Coelbren Roman Marching Camp Roman marching camp Onllwyn 51°46′47″N 3°39′03″W / 51.7796°N 3.6508°W / 51.7796; -3.6508 (Coelbren Roman Marching Camp),
Large rectangular enclosure, 438 metres (1,437 ft) long, defining a Roman marching camp. It is less than 200 metres from Coelbren Roman Fort (GM146), on what is now rough wet land, bounded on three sides by the Camnant and Pyrddin rivers. 2Blue pog.svg Roman
Hirfynydd fortlet Roman signal station Seven Sisters 51°44′48″N 3°41′52″W / 51.7466°N 3.6979°W / 51.7466; -3.6979 (Hirfynydd Fortlet),
A small square enclosure, 18x19 metres, with rounded corners, high up on the 450 metres (1,480 ft) Hirfynydd ridge between the Neath and Swansea valleys. Situated on the Neath to Brecon Sarn Helen road, which it would have helped control, its other use is thought to have been as a signal station. 2Blue pog.svg Roman
Looking north along western side of the Blaen Cwm Bach Roman marching camp Blaen Cwm Bach Camp Marching camp Tonna 51°40′30″N 3°44′22″W / 51.6751°N 3.7394°W / 51.6751; -3.7394 (Blaen Cwm Bach Camp),
Rectangular Roman camp 880 metres (960 yd) from east to west, and 300 metres (330 yd) wide, defined by bank and ditch cut into the rocky ground, on the top of a broad ridge on the hill above Tonna. This is right next to an Iron Age enclosure (GM277), an arrangement repeated 3.7 kilometres (2.3 mi) at Melin Court camp. 2Blue pog.svg Roman
Court Herbert Cross & Grave Slab Cross Dyffryn Clydach 51°39′48″N 3°49′19″W / 51.6633°N 3.8219°W / 51.6633; -3.8219 (Court Herbert Cross & Grave Slab),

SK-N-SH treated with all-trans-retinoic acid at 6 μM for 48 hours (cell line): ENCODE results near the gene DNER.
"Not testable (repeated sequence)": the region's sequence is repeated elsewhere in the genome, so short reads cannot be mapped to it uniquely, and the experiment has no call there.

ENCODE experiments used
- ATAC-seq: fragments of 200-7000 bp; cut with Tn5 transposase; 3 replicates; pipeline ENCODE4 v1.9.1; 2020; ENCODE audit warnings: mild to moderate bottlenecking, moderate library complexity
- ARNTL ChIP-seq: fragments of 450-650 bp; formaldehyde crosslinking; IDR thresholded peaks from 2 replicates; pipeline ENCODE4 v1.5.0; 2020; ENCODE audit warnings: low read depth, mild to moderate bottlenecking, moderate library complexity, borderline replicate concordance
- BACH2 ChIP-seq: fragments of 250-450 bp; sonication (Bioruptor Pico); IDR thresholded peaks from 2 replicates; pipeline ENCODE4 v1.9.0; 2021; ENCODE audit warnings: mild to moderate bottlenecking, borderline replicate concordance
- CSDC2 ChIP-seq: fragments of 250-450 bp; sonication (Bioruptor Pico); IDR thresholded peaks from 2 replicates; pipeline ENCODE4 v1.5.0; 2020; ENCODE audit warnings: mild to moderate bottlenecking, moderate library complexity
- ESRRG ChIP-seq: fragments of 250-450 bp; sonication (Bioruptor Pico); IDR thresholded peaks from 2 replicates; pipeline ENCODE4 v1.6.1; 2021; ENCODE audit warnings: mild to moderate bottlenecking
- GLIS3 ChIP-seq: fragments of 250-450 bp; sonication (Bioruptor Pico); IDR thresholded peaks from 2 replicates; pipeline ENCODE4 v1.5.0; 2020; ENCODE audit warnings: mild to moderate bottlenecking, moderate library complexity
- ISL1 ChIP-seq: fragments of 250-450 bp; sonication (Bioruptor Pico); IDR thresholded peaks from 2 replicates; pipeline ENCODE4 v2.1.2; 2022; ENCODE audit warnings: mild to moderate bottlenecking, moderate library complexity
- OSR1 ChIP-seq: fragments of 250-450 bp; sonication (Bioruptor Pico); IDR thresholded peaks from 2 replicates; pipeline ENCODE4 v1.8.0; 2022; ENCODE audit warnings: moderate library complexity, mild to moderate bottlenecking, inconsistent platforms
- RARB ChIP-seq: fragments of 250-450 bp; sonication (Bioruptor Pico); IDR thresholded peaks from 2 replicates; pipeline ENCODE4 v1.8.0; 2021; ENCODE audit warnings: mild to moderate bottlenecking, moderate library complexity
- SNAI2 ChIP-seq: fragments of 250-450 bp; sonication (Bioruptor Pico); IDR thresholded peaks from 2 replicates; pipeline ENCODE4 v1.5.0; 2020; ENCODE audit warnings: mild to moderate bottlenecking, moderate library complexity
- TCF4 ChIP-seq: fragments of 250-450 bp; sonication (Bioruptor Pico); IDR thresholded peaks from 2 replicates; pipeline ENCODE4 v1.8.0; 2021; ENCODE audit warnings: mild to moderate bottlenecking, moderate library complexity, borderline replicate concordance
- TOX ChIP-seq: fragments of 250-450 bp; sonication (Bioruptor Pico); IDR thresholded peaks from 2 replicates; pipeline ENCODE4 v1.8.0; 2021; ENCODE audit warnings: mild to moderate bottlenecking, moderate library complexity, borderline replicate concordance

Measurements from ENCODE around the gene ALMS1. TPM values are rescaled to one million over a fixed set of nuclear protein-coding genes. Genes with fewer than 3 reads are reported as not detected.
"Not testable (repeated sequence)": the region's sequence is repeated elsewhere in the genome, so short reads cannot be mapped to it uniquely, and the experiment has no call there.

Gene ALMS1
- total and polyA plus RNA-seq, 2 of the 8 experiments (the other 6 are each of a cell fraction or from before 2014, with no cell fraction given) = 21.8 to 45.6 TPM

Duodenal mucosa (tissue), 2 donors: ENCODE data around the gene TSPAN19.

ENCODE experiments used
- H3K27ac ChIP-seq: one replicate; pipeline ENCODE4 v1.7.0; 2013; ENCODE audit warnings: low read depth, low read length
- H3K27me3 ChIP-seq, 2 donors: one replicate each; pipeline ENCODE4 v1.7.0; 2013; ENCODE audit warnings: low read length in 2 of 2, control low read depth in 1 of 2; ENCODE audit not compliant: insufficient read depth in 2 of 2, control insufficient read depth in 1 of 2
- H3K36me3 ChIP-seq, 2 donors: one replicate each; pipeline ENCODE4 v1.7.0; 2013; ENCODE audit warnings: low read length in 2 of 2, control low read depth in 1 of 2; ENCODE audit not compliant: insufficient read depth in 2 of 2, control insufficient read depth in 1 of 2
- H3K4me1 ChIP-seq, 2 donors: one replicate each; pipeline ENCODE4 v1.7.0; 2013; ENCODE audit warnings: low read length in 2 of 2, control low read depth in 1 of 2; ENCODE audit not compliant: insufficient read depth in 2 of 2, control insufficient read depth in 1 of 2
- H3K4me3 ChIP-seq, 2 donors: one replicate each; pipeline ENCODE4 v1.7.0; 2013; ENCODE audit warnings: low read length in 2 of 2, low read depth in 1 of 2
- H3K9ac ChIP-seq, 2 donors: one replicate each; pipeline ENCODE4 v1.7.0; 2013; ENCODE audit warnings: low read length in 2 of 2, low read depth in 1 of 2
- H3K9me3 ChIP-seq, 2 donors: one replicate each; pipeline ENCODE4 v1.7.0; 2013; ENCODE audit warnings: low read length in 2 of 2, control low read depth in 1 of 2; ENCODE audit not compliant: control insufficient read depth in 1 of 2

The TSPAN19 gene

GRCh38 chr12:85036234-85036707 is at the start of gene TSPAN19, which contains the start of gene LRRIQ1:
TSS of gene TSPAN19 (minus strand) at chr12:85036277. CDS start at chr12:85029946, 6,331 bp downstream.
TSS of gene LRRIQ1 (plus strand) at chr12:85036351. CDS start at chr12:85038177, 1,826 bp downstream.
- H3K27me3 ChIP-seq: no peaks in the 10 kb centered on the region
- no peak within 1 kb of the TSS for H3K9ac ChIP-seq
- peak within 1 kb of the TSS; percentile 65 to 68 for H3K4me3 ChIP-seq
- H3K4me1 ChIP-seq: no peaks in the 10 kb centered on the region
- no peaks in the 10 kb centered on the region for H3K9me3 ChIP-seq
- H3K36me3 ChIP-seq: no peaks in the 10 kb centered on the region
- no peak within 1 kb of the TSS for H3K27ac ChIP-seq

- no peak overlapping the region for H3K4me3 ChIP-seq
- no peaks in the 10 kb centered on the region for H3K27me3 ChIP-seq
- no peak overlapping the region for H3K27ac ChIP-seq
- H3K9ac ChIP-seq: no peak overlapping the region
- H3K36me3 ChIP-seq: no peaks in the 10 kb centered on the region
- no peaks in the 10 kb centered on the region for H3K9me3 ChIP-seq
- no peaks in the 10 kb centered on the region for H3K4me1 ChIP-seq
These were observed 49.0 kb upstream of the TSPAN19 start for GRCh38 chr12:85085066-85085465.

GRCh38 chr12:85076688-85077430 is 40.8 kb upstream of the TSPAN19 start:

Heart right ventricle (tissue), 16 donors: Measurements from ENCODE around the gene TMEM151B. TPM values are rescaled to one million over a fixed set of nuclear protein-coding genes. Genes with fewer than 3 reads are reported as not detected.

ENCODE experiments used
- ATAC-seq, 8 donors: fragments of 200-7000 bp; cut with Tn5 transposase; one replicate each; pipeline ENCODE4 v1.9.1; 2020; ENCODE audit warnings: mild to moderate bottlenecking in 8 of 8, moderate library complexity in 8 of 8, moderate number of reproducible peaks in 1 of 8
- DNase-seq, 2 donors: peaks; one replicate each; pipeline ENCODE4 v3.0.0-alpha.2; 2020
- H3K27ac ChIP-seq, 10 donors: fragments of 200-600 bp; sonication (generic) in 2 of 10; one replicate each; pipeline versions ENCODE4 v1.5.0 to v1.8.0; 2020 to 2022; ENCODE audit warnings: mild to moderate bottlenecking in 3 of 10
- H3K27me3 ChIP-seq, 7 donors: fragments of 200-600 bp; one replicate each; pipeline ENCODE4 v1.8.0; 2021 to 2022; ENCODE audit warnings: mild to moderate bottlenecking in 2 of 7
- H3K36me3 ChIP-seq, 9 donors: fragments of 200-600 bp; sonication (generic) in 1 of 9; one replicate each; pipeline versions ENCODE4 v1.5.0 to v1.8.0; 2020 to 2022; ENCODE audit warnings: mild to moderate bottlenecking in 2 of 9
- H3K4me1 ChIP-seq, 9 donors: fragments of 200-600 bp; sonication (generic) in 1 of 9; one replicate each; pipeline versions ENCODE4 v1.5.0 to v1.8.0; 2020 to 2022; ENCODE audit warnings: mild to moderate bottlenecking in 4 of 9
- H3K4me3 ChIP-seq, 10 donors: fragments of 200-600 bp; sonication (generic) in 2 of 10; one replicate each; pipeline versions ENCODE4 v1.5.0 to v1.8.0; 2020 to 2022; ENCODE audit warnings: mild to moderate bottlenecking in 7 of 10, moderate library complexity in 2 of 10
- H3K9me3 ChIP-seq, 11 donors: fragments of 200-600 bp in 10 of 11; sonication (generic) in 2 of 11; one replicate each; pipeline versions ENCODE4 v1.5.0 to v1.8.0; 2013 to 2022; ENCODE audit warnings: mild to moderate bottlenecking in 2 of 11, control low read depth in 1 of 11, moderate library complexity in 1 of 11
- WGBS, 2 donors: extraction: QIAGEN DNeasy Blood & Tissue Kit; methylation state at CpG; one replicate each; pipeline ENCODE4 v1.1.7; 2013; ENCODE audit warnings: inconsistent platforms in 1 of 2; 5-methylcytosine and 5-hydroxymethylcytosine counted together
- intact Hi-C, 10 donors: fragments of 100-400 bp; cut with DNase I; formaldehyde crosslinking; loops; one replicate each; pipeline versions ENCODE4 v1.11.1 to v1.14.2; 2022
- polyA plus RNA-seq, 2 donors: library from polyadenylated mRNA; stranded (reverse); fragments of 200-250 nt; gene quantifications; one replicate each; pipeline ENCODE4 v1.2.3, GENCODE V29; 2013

A pillar with two crosses carved into it (one 7th to 8th centuries, the other 9th century). A grave slab, reputedly of the first abbot of Neath Abbey, lies nearby. They are now close to the A4230 in Neath, possibly moved to what was then Court Herbert park in the 19th century. 3Green pog.svg Early Medieval
Clawdd Mawr, Mynydd Caerau Linear earthwork Glyncorrwg 51°38′28″N 3°35′54″W / 51.641°N 3.5983°W / 51.641; -3.5983 (Clawdd Mawr, Mynydd Caerau),
A bank and ditch running for 200m across a col separating Mynydd Caerau and the Mynyd Llangeinwyr ridge 3Green pog.svg Early Medieval
Margam Stones Museum, ground floor Margam Inscribed & Sculptured Stones Property in the care of Cadw[56] Cross Margam 51°33′49″N 3°43′52″W / 51.5637°N 3.7312°W / 51.5637; -3.7312 (Margam Inscribed & Sculptured Stones),
A collection of carved stone pillars and crosses, mostly from the immediate locality, many dating to late Roman and early medieval periods, now housed in the Margam Stones Museum, near Margam Abbey. The stones were collected by the Talbot family during the 18th and 19th-centuries. Some of the stones have known source sites which are themselves scheduled. The museum is run by Cadw, and open to the public. 3Green pog.svg Early Medieval
Sculptured Cross Llanmihangel Farm Cross Margam 51°31′55″N 3°42′30″W / 51.532°N 3.7082°W / 51.532; -3.7082 (Sculptured Cross Llanmihangel Farm),
Fragment of a Celtic 'cartwheel cross' head, now built into a wall east of Llanmihangel farmhouse. It may have originated from the nearby St Michael's Grange. 3Green pog.svg Early Medieval
Cefn Morfydd Dyke & Earthwork Linear earthwork Tonna 51°40′05″N 3°45′12″W / 51.668°N 3.7533°W / 51.668; -3.7533 (Cefn Morfydd Dyke & Earthwork),
This bank with shallow ditch runs across the ridge of Cefn Morfydd, disrupted at its east end by an industrial tramway. 3Green pog.svg Early Medieval